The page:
Home » Handling Teens and Young Adults During and After Divorce.

Jun 3, 2021

Handling Teens and Young Adults During and After Divorce.

Children and Divorce

Christine Lombardo-Zaun Esq., Attorney-Mediator at Alpha Center for Divorce Mediation discusses.

This article is about handling children during and after the divorce. The “children” I refer to are the teens from 13 years all the way up to about 21 years of age. I have seen a lot of parents deal with this. First note that divorce is hard on any child of any age, but teenagers are unique and they are going through a lot of additional change on their own. Adding a divorce into the mix is really just like adding gas to a fire, so what can you do if you are a parent going through a divorce and you have teenagers?

I have learned a few things from some of the therapists that we use at Alpha or from our therapist partners and I hope to share some of the tips that I think have been very helpful as I share that that guidance with my current clientele as they are going through the process.

Tip #1: Be present.

I think the biggest thing we can do for our kids one is to be there and that does not just mean be there physically, but to be there emotionally. Some of you might be dealing with the custody arrangement where you know you are not going see the children every day and especially with teenagers who might not want to see you anyway every day. This age group will naturally want to be with their friends, or they might have to work, or they might have extracurricular activities taking up their extra time after school. Being present really means like not being distracted by anything else and your child will notice your attentiveness, even if the time spent with each other is shorter than normal.

Tip #2: Be flexible.

I have witnessed some parents who revolve the custody schedule around them, and sometimes they have to if there are job demands. However, if you can, you should try to be there when it is good for them. Yes, that means you might have to rearrange your schedule at the last minute if they call you and say hey do you want to go grab a bite to eat. YES! Drop everything and go for the meal! (Add in Tip #1 while at dinner).

Tip #3: Listen!

The statistics are very clear that when we are communicating with someone, we only hear 25% of what is being said and so imagine you know if a child is talking to you and you are only hearing 25% of what they are saying.

They do pick up on this by the way. You want to be what is referred to as an active listener. How do you do this? Show your child that you actually hear what they are saying. One of the easiest ways to do that is to kind of repeat what they are saying by paraphrasing or putting it into your own words. “I see that you’re really frustrated about that homework assignments and that you do not think you are going to get a good grade”. Let them talk, let them vent, and let them steer the ship and direct the conversation.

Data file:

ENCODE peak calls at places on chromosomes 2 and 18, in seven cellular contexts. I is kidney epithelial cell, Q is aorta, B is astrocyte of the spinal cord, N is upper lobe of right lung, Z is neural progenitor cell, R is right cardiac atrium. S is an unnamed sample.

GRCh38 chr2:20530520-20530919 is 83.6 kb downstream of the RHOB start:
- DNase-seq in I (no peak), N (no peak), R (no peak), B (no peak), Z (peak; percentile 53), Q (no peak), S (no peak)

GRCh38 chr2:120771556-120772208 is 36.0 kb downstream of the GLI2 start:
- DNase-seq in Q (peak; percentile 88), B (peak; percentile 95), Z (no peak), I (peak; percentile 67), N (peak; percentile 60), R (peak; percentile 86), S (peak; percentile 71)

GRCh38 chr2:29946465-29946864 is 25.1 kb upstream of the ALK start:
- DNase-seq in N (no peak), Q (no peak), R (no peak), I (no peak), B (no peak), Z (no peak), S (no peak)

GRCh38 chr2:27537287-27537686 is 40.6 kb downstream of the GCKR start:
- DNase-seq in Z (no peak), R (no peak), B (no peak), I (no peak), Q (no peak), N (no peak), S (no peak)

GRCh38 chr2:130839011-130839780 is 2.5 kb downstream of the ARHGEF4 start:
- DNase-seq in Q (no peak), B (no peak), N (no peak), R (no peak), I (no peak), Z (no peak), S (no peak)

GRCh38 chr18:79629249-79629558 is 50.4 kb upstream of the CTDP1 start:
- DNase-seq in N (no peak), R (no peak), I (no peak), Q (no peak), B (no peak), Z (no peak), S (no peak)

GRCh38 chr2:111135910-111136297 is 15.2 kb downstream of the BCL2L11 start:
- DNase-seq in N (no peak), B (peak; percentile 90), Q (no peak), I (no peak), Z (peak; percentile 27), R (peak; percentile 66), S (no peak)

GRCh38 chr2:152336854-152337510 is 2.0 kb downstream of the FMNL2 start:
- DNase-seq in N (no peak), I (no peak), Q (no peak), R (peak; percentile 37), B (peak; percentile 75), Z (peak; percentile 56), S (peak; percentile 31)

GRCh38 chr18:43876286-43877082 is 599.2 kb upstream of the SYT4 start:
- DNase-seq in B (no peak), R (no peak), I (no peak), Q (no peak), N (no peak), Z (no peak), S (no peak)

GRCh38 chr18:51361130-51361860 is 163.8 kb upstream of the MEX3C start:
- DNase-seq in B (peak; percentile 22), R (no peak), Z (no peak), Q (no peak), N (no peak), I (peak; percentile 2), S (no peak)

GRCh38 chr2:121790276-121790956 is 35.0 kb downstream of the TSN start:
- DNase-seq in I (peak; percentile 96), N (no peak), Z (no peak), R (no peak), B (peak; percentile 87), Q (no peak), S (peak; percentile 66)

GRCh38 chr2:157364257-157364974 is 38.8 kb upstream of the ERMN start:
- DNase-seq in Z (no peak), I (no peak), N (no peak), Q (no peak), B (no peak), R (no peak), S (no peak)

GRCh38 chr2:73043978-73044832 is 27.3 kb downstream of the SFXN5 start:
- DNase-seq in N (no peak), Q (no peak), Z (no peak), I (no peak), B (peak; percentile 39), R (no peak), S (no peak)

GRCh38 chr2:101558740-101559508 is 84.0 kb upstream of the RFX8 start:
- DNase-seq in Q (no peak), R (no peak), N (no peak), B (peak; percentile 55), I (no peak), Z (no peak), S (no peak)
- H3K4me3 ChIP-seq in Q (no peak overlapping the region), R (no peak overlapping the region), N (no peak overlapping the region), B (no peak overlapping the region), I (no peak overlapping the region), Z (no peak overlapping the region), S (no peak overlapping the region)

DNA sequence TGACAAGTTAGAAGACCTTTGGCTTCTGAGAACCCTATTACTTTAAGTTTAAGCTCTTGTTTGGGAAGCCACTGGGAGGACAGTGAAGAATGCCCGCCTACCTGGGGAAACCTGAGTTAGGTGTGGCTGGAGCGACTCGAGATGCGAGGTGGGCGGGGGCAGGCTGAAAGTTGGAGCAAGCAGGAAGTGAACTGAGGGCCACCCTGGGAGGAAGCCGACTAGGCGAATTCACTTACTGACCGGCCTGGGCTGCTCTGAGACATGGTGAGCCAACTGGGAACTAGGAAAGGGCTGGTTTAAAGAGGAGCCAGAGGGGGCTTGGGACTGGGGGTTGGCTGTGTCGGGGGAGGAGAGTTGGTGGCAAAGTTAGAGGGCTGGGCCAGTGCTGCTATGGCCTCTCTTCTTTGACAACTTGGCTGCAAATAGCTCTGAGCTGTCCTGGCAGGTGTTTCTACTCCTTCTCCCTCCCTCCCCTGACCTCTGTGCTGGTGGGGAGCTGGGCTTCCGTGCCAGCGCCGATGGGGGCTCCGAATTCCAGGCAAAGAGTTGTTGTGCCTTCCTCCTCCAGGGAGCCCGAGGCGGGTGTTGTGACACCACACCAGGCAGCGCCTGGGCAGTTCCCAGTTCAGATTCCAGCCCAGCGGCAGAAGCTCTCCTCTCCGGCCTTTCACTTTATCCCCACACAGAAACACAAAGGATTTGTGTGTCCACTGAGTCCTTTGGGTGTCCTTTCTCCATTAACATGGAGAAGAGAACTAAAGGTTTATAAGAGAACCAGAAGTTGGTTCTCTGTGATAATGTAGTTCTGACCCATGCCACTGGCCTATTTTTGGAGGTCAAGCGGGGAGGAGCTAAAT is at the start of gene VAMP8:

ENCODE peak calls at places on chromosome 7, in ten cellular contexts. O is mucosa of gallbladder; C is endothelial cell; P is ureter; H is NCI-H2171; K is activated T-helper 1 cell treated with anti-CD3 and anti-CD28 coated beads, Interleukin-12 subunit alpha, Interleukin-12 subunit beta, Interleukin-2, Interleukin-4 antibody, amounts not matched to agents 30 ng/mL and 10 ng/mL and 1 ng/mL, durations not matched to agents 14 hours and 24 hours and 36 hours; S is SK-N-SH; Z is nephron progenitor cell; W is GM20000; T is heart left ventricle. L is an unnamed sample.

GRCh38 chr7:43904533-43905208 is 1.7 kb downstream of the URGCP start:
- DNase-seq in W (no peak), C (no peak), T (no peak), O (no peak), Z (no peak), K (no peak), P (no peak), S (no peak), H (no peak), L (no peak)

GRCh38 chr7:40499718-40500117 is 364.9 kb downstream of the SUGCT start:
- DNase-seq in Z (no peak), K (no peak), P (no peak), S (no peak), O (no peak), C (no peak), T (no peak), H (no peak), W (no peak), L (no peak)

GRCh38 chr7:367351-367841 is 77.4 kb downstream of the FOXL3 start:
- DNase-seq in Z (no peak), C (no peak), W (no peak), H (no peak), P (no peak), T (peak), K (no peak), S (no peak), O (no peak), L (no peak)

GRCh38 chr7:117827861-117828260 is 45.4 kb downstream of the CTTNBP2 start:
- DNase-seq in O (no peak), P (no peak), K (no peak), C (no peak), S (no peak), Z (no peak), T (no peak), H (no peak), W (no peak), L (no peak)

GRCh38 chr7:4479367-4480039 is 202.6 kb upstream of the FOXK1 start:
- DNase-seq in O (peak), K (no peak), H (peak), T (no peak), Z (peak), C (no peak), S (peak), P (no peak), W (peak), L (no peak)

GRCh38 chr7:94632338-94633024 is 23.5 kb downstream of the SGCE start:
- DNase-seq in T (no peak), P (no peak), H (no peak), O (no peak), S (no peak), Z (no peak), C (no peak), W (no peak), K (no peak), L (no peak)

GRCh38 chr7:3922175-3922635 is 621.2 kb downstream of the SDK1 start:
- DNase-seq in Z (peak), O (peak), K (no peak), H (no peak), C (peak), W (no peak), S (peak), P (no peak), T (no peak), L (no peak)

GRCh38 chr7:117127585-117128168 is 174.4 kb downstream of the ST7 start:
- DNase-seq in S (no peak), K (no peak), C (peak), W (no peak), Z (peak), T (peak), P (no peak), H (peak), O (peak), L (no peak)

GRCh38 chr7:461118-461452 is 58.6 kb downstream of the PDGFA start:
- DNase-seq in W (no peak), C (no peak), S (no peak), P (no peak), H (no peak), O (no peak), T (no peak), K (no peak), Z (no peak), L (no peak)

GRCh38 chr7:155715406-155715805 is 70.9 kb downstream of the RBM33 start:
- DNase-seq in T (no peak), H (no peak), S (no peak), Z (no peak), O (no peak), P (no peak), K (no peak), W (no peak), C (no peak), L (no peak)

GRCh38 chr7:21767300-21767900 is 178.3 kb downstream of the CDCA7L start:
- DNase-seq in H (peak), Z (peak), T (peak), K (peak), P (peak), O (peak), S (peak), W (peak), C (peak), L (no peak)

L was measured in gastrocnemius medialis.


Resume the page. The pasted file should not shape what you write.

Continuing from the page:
Tip #4: Keep it about them and not the other parent.

I know I wrote this in other blogs, but you do not want to talk about the other spouse and the time with your child should be about you and them. This is the time to ask them questions to get them to talk about their life. I had a client who had a child who said to her, “I just want my mom back”. The mother asked what that meant to the child and she replied, “…just talking about day-to-day stuff.” The child did not want to discuss divorce or even think about it. She wanted to talk about her life and what was happening for her.

Tip #5: Stop defending yourself! (and do not fight with your teen!)

Teens are forming their own identity during these years. Yes, they are going to challenge you like any normal teenager. They are going to push your buttons and the best thing to do is not respond aggressively. Try to diffuse a tense situation and by saying, “You are right”, or “I understand how you are feeling and, although I do not agree with it, I understand how you feel.”

The worst thing you can do is engage or fight back. You might feel as if you have to justify your actions and explain yourself because you want your side to be heard. This is a hard lesson to learn but it is important. Do you want to be right or do you want to be happy? Many of us are hardwired to defend ourselves because they feel like they are constantly having to defend their actions thanks to societal norms, but if you realize that you do not have to defend yourself to anyone it might take a little pressure off of you and you can just condition your child by saying, “I do not have to explain myself. I am the parent and you do not have to like what I am doing. What matters is that I love you and I am here for you.”

When you start listening to your children and start really paying attention to what is going on in their life it is pretty amazing to see how much they are accomplishing especially while living through a pandemic like environment.

I hope some of these tips help. Divorce is hectic and stressful on everybody but I think it is important to note that as the parent and as the adult your job is to guide them. Children are very receptive and so if you do lead by example and you do the things noted above you might actually end up having a much more quality relationship than you ever thought you had.